For as long as I can remember, my mother kept a carefully cut out quote on the wood paneling of the cupboard over the breakfast bar in the kitchen. It said, “He who deliberates fully before taking a step, will spend his entire life on one leg.”
As far as where that came from, I know she cut it from a Reader’s Digest Magazine because my mother did that sort of thing. She mined the Quotable Quotes section of the RD for nuggets of wisdom and scoured the library for interesting thinkers of every stamp from any time period.
As everyone else in the sixties was experimenting with sex and drugs and rock and roll, my straight-laced mother was making an odd, dovetail journey, becoming a Montessori teacher (where she worked for Billy Jack director Tom Laughlin before he put on the hat and the super moves), finding The Teachings of Don Juan by Carlos Castaneda but simply ignoring the psychedelic drugs involved. My mother corresponded with the Rosicrucian Society, studied the I Ching, and the mystic Kabbalah, was a fan of Edgar Caycee, listened to tapes by Joel Goldsmith of the Infinite Way, and became a serious student of Transcendental Meditation.
(As an aside my first work experience, at 13, was answering the phones at the TM center on a volunteer basis.)
My mother was rarely satisfied with the status quo.
Which is not to say she was a bad mom. She was a terrific role model. I appreciate her more every year. It shows in the way I parent my children, the way I keep my home, and the wide open mind that allows me to ask, Why not?
Being unsatisfied with the status quo, my mother never stopped asking, Why not?
Why not, strike out on your own after thirty-three years of marriage. Why not try programming computers when you’ve trained as an attorney and a teacher and an accountant and spent years as a stay at home mom? Why not move to a place you find beautiful even though no one you know lives there and you’ve never lived more than ninety minutes away from where you were born?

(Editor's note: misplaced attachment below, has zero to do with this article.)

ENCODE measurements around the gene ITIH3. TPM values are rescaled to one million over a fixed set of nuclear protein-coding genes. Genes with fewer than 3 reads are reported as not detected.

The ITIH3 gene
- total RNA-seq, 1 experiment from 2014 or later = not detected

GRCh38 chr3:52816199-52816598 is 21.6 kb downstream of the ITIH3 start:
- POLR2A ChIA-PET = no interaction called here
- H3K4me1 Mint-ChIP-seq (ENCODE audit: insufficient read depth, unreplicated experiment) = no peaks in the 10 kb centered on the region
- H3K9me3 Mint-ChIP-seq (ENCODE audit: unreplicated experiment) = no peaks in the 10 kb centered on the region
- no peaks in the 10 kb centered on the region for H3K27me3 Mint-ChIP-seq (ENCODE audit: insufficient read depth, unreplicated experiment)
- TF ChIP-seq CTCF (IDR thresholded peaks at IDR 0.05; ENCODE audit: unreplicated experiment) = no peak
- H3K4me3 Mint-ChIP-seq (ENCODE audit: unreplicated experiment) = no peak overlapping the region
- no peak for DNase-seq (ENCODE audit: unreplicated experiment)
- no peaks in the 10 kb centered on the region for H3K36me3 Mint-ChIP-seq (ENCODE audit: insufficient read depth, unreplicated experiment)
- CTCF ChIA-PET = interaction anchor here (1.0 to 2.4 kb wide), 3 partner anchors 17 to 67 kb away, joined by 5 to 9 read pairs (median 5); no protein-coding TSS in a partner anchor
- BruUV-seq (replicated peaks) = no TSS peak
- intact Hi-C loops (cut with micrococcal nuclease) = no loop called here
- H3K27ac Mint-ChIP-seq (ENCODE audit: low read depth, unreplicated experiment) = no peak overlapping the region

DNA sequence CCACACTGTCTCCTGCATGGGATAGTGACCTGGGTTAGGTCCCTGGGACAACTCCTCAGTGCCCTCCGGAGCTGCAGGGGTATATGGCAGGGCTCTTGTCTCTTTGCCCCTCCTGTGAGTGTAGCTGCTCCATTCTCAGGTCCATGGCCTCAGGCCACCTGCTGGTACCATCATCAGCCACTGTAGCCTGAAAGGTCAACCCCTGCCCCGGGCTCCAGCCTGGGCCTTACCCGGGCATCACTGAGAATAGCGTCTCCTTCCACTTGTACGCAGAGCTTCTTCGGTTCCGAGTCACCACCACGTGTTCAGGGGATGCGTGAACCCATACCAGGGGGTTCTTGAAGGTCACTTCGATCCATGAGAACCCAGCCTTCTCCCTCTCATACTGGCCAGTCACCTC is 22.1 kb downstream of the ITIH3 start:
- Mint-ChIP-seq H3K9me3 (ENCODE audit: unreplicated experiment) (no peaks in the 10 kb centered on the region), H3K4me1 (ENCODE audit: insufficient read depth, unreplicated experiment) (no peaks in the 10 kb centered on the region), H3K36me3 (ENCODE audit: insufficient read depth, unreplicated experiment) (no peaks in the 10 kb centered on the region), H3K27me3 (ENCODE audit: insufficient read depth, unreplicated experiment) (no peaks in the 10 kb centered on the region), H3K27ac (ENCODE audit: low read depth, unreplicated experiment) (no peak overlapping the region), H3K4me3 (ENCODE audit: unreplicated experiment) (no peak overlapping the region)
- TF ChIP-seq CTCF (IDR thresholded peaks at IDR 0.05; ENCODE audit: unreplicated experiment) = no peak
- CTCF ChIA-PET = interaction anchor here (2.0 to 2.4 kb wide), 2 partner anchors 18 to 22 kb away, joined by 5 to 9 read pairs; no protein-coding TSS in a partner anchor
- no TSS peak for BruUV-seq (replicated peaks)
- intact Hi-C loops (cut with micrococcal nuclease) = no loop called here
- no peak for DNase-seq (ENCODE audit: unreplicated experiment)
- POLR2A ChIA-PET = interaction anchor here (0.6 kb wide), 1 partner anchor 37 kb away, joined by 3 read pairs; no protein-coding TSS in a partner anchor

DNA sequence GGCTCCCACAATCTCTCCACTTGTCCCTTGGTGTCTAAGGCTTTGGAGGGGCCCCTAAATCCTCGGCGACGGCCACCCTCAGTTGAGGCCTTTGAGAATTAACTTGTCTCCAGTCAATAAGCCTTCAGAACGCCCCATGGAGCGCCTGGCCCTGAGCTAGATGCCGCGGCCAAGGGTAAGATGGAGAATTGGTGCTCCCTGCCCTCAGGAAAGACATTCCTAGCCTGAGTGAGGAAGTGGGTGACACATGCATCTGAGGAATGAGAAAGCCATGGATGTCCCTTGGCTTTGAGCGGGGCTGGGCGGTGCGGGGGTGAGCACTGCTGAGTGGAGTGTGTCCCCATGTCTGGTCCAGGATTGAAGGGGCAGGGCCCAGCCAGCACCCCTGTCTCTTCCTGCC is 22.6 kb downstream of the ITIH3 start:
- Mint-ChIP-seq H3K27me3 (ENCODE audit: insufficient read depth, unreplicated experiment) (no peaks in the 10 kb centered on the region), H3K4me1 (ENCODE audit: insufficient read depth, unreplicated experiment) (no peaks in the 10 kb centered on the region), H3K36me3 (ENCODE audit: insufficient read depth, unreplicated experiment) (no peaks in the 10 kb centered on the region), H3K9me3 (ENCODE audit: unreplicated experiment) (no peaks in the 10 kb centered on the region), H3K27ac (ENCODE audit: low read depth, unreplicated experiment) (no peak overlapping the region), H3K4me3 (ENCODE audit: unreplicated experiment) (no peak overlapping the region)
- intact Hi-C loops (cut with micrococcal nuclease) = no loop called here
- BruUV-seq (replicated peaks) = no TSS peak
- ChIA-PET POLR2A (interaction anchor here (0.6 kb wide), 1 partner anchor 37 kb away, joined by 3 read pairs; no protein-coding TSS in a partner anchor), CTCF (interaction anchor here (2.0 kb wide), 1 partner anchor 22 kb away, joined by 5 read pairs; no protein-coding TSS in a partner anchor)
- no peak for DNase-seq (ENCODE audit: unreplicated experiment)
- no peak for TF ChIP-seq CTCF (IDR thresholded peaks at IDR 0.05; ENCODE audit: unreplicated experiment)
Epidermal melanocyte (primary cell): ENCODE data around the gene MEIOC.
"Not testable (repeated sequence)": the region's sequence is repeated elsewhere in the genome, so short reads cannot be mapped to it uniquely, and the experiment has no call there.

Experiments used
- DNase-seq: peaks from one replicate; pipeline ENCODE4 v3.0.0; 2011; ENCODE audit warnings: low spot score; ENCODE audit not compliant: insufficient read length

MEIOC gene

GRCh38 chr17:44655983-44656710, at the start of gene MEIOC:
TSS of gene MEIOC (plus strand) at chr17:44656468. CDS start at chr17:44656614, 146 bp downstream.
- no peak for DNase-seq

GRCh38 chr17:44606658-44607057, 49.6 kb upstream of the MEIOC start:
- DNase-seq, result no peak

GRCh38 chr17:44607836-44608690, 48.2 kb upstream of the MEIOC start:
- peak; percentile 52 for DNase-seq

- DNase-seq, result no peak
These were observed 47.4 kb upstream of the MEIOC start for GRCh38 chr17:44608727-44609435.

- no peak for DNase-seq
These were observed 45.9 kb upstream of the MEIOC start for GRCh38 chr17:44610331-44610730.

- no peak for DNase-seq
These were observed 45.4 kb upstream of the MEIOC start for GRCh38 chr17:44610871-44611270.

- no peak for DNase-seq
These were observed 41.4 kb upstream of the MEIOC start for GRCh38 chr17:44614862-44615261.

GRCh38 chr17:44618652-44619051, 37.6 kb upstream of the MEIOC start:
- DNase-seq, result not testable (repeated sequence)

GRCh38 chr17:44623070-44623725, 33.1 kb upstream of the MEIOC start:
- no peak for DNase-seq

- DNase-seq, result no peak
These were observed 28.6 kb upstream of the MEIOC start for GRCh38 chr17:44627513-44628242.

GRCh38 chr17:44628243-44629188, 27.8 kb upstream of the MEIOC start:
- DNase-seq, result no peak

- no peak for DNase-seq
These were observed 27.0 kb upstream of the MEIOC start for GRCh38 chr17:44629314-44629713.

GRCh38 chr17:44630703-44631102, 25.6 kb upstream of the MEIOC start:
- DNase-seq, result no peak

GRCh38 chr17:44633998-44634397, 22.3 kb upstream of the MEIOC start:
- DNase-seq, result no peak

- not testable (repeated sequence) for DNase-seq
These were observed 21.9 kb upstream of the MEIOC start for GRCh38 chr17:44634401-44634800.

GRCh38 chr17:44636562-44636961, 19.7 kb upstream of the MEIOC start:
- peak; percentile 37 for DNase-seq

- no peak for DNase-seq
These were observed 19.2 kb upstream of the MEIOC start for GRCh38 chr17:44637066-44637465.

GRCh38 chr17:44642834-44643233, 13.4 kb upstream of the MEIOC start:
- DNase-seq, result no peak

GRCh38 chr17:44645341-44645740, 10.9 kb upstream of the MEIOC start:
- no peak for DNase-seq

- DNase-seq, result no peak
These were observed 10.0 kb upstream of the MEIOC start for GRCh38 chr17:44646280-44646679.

There are two kinds of people, one asks why? and the other asks why not?
I believe I am pretty much the antithesis of my mother in most respects. I’m less intrepid, more anxious, and less dissatisfied. Yet in all the right ways, we were similar enough to be soul mates.
And I can tell you that the most important question my ever-questioning my mother ever asked, is how late is too late to start over?
I began my writing career at forty-seven because my kids dared me to try to get a book published.
Perhaps that was my own version of why not?
I’d been working book fairs at my children’s school for years, and one day I looked around and thought, each and every book on the shelf, every book in the library, every book in the world, started with a person just like me (I thought probably a LOT of them might be far more talented than I am, but that might not be the case for absolutely everybody) who sat down and started innocently enough, “Once upon a time,” and simply followed through.
I will add a question here that my mother never thought to ask, but I asked myself (as a romance writer) all the time: How late is too late to fall in love?
I’m a firm believer that one’s heart is never safe from love until the very last time it beats.
Romance is physical, it’s chemical, it’s visceral and chronic. It’s complicated, but never impossible. It happens when it’s inconvenient, and when you least expect it.
Someone comes along, and they take your breath away.
People still take my breath away, even though I’m old and happily married and even kinda too lazy for love. (That’s you, Daniel Craig honey, sorry I’m off the market. I hear Rachel Weisz is pretty cool, too.)
In my story Family Unit, a pair of unlikely over-forties find each other, and fall in love, almost at first sight. Nothing’s easy for them, they have the complication of different lives, different pasts, and an ornery live-in grandchild who needs almost more than his grandfather can provide. It’s complicated, but not impossible.
I wanted to write about two middle aged men who ought to know better but fall in love like teenagers.
I wanted to show how simple it can be to fall into step with someone and feel like you’ve known them forever, and at the same time, how every person is a new mysterious universe it can take a lifetime to explore.
Most of all, I want the world to read something I wrote and ask, at least for as long as the book lasts, why not?
You can find Z.A. Maxfield at:
or write to her, at:
zamaxfield at zamaxfield dot com